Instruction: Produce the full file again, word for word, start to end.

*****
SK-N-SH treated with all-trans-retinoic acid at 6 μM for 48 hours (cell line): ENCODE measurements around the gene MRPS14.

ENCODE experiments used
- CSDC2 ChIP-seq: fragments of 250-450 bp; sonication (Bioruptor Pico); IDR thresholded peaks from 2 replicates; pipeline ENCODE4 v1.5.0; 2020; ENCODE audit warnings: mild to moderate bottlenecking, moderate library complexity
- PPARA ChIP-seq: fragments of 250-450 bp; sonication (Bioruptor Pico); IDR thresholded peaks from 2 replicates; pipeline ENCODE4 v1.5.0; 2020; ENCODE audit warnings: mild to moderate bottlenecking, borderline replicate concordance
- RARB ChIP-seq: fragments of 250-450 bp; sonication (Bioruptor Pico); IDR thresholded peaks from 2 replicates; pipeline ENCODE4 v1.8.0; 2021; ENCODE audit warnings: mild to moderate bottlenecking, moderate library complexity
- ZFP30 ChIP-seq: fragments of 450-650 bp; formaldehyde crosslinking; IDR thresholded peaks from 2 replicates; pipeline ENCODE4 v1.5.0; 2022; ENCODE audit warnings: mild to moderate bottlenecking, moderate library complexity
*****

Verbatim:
SK-N-SH treated with all-trans-retinoic acid at 6 μM for 48 hours (cell line): ENCODE measurements around the gene MRPS14.

ENCODE experiments used
- CSDC2 ChIP-seq: fragments of 250-450 bp; sonication (Bioruptor Pico); IDR thresholded peaks from 2 replicates; pipeline ENCODE4 v1.5.0; 2020; ENCODE audit warnings: mild to moderate bottlenecking, moderate library complexity
- PPARA ChIP-seq: fragments of 250-450 bp; sonication (Bioruptor Pico); IDR thresholded peaks from 2 replicates; pipeline ENCODE4 v1.5.0; 2020; ENCODE audit warnings: mild to moderate bottlenecking, borderline replicate concordance
- RARB ChIP-seq: fragments of 250-450 bp; sonication (Bioruptor Pico); IDR thresholded peaks from 2 replicates; pipeline ENCODE4 v1.8.0; 2021; ENCODE audit warnings: mild to moderate bottlenecking, moderate library complexity
- ZFP30 ChIP-seq: fragments of 450-650 bp; formaldehyde crosslinking; IDR thresholded peaks from 2 replicates; pipeline ENCODE4 v1.5.0; 2022; ENCODE audit warnings: mild to moderate bottlenecking, moderate library complexity